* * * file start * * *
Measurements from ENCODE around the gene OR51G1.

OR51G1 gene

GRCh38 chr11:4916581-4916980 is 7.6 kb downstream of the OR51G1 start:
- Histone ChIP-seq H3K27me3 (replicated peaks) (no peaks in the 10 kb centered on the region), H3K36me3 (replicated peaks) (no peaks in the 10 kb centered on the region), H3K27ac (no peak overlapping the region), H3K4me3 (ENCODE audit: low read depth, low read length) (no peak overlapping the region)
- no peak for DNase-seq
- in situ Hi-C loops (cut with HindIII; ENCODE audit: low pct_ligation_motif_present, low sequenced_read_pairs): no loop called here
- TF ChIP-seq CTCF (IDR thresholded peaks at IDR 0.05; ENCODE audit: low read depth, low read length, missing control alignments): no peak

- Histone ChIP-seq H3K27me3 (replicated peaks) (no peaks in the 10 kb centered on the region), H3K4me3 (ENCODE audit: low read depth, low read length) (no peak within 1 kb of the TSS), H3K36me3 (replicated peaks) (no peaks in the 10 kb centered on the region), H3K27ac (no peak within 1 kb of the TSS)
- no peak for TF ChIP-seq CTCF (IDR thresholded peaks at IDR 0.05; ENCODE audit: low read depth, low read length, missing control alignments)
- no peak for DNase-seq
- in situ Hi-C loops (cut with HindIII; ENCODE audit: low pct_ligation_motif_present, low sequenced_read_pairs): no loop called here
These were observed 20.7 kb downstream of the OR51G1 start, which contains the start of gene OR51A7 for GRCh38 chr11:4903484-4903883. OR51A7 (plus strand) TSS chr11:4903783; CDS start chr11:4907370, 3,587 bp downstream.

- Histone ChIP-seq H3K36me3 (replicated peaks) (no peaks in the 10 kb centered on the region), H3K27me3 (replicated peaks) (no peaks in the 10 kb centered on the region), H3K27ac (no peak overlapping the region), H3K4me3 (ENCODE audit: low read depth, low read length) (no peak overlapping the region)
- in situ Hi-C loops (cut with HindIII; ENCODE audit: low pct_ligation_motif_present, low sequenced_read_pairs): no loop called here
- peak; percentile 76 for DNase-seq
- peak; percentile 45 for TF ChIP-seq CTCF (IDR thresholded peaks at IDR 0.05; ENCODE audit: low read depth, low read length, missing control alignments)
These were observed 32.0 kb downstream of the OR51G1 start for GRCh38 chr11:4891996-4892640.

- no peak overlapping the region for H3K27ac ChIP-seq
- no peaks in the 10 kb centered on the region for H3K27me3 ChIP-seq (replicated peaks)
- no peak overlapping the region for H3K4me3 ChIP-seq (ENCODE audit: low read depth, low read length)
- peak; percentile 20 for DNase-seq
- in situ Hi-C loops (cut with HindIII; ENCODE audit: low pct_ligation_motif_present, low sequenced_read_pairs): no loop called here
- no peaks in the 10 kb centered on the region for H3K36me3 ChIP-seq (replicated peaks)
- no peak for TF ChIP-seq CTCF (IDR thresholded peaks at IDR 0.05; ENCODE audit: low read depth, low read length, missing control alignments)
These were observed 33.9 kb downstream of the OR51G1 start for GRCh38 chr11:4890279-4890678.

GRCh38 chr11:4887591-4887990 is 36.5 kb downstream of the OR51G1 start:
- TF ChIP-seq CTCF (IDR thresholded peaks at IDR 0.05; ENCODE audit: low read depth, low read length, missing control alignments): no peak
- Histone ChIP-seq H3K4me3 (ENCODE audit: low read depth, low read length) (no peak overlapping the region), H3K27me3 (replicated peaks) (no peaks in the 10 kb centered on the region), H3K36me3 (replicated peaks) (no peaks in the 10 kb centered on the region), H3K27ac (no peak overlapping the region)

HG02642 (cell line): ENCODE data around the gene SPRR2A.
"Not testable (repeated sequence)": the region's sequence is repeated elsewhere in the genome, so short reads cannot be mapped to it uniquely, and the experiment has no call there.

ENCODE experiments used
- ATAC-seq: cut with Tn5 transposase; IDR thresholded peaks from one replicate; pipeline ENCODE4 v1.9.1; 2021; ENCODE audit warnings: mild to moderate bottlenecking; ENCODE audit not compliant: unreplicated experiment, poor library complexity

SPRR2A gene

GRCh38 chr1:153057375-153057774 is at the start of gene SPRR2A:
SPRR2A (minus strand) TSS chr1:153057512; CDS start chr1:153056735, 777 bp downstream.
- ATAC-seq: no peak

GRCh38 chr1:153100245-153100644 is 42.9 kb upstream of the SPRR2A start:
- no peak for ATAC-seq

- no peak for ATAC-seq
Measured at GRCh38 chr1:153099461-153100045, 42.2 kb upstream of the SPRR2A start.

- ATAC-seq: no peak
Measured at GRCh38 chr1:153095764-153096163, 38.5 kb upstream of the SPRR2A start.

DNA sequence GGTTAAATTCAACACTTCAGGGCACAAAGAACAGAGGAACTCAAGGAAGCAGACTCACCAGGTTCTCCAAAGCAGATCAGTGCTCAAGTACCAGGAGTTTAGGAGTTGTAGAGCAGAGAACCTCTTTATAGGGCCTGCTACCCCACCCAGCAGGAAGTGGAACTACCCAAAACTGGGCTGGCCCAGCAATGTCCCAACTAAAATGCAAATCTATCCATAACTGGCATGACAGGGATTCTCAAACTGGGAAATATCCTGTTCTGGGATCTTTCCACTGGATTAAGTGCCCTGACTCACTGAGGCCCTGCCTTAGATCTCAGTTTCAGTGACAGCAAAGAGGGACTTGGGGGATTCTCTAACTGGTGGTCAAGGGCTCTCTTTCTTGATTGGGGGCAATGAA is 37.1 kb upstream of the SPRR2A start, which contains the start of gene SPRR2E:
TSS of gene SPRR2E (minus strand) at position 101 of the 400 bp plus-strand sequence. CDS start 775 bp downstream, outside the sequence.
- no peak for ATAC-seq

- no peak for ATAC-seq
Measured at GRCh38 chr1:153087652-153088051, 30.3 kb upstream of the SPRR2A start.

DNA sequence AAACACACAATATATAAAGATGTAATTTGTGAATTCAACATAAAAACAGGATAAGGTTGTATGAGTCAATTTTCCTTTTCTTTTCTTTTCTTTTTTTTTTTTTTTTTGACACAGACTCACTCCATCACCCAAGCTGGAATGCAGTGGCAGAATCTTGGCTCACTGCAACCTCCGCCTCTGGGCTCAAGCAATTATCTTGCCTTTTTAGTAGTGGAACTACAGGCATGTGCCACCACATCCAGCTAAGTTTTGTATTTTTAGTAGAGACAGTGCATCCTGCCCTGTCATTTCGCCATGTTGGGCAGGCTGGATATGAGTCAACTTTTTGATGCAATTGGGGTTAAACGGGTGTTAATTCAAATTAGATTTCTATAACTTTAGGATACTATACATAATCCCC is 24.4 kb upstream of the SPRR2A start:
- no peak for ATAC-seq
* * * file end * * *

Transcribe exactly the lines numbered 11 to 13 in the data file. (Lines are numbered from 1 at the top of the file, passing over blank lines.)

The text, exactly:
- in situ Hi-C loops (cut with HindIII; ENCODE audit: low pct_ligation_motif_present, low sequenced_read_pairs): no loop called here
These were observed 20.7 kb downstream of the OR51G1 start, which contains the start of gene OR51A7 for GRCh38 chr11:4903484-4903883. OR51A7 (plus strand) TSS chr11:4903783; CDS start chr11:4907370, 3,587 bp downstream.

- Histone ChIP-seq H3K36me3 (replicated peaks) (no peaks in the 10 kb centered on the region), H3K27me3 (replicated peaks) (no peaks in the 10 kb centered on the region), H3K27ac (no peak overlapping the region), H3K4me3 (ENCODE audit: low read depth, low read length) (no peak overlapping the region)